Jane Collins most definitely had to be my Great Great Grand Aunt.  Through prior research of my Great Grandfather Ambrose Cully’s in-laws, this is what I found in the records.  Jane Collins was known as Jane B. “Ellis” Nelson and was born in January of 1840.  Jane was born to Zara Humphrey Jones & Benjamin “Ellis” Nelson in North Carolina. Jane’s sister was my Great Great Grandmother Hannah “Singleton” Nelson Gilliam.  A later post will be dedicated to the “extra” surnames as the Nelson family were born into slavery, and the adoption of the various names has its own history.

     According to the Craven County marriage registrar, Jane married Joseph A. Collins prior to August 1866, as they were cohabitating before emancipation.

     Prior research and my research trip to Worcester this past April 2011 revealed to me that the Collins, Gilliam and the Cully family were active members of the Zion AME Church in Worcester, Massachusetts.

     So to keep this post to the point, my question was, “Is this my Aunt Jane Collins?”  A few years ago, I came across this newspaper article from The Worcester Spy, Jan 2, 1902.  Even though this article was written a few years after the forming of the Woman’s Progressive Club, it is very relevant to answering the question.

Worcester Spy
Jan 2, 1902

DINNER AND CONCERT FOR HOME OF THE AGED
     The Woman’s Progressive Club gave a turkey dinner yesterday afternoon from 12 to 6 o’clock which was well patronized.  The proceeds will go to the Home for Aged Colored People on Liberty Street.  The committee in charge of the dinner was Mrs. Minnie Lee (chairman), Mrs. Ida Wilson, Mrs. Amos Walker, Mrs. Sylvester Kennard, Mrs. John Kennard and Mrs. Jennie Everett.  The dinner was served by the younger members of the club.
     In the evening there was a concert under the auspices of the club, in charge of Mrs. Jane B. Collins.  There were songs by the chorus of the club readings by Miss Ada Bell, Miss Jessie Brogden, Miss Annie May Bell, Miss Jane Gilliam and Miss Virone Dudley; Solos by Joseph Gilliam; prayer by Rev. Hiram Conway; address by Rev. W. H. Coffey; reading of the Emancipation Proclamation by George Dominus; duets by Misses Harriet and Georgiana Shannon, Miss Marie Kennard and Miss Inez Dudley and Misses Hannah and Zara Cully.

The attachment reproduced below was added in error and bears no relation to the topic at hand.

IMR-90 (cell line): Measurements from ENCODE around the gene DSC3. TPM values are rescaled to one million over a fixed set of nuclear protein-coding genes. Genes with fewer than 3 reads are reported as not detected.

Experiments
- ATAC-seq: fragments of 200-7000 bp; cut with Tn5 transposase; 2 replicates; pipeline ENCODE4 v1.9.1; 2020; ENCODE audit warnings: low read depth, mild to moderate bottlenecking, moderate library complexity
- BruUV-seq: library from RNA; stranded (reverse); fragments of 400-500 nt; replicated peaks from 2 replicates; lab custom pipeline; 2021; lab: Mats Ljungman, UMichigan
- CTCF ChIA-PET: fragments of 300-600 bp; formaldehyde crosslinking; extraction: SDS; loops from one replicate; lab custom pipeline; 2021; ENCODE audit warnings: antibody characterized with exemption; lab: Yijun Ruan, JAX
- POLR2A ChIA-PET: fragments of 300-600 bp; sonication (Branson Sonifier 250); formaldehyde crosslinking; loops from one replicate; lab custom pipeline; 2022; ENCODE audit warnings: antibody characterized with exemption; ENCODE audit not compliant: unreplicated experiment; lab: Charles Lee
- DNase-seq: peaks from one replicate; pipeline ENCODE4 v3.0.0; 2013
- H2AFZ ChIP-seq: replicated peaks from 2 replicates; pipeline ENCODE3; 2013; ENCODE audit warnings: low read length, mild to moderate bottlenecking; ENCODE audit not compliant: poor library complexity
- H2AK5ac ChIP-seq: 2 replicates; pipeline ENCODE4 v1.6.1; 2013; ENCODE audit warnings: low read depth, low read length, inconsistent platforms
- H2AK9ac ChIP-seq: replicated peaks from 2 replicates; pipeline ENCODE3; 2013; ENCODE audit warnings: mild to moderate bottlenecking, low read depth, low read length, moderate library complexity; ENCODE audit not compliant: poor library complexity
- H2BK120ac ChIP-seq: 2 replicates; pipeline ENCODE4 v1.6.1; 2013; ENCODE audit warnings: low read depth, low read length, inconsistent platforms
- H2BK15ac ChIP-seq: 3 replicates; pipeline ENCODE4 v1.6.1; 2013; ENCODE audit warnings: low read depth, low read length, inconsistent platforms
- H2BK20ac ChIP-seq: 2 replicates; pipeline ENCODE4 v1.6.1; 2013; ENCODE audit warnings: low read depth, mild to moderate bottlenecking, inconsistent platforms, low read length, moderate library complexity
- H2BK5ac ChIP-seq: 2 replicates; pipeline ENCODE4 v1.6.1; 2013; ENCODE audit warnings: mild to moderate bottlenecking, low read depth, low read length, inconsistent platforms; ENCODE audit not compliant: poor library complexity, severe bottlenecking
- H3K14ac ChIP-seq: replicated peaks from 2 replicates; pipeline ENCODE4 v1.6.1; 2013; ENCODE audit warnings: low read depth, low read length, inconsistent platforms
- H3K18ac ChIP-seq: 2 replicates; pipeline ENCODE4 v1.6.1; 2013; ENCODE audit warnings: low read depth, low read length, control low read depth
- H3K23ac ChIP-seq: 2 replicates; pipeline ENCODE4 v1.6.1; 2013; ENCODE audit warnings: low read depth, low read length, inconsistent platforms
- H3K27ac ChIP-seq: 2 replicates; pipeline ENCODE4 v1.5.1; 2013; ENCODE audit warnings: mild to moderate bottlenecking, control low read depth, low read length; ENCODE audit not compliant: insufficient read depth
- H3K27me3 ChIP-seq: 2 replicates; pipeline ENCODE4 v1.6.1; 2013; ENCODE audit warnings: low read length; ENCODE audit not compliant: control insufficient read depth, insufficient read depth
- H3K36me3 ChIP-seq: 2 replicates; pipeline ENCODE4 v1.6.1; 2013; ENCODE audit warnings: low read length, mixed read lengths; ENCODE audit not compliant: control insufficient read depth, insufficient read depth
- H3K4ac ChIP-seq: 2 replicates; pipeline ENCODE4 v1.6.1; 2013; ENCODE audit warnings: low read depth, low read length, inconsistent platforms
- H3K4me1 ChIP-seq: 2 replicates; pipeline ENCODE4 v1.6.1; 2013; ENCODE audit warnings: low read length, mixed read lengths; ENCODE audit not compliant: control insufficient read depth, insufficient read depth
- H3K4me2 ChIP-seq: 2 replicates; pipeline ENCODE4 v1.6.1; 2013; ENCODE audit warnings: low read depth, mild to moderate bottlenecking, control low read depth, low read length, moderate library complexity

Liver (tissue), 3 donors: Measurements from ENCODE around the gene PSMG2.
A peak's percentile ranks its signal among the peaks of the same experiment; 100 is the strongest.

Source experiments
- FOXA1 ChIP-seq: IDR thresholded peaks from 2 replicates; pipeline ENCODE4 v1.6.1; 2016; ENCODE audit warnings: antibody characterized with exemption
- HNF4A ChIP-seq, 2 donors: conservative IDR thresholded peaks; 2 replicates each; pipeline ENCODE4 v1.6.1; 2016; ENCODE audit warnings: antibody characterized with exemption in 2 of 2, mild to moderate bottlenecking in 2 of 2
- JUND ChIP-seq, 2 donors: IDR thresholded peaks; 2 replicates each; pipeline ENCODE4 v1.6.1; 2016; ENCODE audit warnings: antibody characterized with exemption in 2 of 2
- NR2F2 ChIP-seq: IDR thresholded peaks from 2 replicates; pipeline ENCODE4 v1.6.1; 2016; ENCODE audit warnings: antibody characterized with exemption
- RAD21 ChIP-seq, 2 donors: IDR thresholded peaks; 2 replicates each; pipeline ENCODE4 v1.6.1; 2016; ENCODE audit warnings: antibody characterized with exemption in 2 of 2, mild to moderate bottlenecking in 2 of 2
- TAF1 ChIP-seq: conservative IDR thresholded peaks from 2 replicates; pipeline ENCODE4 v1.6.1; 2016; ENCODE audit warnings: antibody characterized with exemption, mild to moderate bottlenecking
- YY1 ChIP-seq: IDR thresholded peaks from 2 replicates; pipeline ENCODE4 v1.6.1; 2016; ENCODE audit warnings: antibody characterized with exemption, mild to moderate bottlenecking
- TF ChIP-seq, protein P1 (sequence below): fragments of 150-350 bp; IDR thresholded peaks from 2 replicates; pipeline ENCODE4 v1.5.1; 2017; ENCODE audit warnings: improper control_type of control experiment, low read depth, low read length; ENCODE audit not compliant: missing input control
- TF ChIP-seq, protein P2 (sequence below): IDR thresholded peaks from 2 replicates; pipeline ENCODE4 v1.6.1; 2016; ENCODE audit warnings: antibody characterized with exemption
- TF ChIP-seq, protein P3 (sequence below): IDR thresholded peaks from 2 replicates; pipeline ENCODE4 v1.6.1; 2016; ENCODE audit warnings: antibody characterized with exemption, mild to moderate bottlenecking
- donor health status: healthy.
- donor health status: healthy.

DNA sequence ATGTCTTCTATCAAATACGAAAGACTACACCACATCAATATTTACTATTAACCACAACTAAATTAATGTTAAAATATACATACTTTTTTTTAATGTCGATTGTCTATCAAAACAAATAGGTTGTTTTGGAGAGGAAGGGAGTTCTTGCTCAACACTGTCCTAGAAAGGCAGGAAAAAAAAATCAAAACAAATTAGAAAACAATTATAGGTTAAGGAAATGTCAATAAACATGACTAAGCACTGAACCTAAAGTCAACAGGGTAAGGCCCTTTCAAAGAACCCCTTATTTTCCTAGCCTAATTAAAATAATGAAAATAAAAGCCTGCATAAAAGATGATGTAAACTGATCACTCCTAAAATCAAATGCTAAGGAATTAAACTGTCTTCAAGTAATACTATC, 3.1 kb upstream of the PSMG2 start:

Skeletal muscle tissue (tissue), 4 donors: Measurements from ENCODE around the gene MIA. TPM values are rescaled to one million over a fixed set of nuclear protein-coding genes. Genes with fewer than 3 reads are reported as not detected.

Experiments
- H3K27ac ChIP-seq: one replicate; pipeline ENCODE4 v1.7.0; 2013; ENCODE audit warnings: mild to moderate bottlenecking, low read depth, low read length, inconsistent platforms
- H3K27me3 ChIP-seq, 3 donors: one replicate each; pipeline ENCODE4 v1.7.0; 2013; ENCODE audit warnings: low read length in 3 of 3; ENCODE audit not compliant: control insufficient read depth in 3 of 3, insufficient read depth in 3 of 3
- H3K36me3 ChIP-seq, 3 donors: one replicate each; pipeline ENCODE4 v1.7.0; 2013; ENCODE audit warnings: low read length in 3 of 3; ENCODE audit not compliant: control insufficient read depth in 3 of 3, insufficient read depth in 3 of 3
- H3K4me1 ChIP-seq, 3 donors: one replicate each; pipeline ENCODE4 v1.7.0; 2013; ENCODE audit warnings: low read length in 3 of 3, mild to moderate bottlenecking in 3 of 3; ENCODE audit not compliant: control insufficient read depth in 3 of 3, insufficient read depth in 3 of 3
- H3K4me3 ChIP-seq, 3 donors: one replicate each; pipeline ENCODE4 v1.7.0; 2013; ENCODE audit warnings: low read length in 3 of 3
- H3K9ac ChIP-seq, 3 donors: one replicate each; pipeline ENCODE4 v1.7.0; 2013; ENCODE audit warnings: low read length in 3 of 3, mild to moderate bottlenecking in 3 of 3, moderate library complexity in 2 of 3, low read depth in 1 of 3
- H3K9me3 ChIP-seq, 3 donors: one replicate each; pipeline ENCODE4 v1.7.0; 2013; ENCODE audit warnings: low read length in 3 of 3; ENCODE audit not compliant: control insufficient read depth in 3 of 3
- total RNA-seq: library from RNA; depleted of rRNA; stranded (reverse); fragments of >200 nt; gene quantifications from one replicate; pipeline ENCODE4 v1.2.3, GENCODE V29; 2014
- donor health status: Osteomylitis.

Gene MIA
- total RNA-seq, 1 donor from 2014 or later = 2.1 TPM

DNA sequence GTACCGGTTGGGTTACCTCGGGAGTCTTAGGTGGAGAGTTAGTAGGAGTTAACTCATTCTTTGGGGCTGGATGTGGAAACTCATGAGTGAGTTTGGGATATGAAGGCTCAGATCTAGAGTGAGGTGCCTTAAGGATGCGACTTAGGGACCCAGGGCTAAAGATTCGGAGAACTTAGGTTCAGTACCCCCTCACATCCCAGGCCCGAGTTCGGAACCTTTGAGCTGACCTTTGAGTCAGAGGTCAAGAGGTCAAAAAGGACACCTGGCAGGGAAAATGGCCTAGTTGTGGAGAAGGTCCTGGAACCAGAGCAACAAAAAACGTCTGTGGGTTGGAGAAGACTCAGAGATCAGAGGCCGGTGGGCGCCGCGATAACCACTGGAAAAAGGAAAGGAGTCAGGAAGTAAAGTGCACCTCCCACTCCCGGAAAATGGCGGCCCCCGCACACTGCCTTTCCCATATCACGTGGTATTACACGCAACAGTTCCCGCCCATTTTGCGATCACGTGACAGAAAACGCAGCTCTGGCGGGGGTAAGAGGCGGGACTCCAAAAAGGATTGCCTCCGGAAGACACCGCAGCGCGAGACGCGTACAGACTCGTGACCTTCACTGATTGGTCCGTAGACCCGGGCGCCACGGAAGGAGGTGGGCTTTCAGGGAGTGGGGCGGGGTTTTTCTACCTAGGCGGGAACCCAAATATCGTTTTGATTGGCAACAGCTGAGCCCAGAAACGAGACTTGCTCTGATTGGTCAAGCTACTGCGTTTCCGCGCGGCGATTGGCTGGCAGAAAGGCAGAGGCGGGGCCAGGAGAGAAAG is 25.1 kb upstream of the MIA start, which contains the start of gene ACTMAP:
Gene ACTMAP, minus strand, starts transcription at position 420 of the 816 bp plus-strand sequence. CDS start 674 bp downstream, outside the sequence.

You could imagine my excitement when I linked this article with the information in First Fruits of Freedom.  In this article my Great Grandmother’s siblings were listed Jane Gilliam and Joseph Gilliam.  Also My Grand Aunts, Hannah and Zara Cully were in the article and this confirmed to me that I had made the family connection.  Aunt Zara had played on the Jefferson’s TV Sitcom.  Last in my list but first in the article was my Great Great Grand Aunt Jane B. Collins.  The Women’s Progressive Club was an auxiliary of the AME Zion church, so I knew the information from First Fruits of Freedom was on the exact trail I needed to be on.


     Jane B. Collins was the Aunt to my Great Grandmother Nora Ann “Gilliam” Cully


     I will reveal more family connections from the index of First Fruits of Freedom in Index #3.

Copyright
The material, both written and photographic on these pages is the copyright of Yvette Porter Moore unless stated. Material on this site may be used for personal reference only. If you wish to use any of the material on this site for other means, please seek the written permission of Yvette Porter Moore
© 2010-2011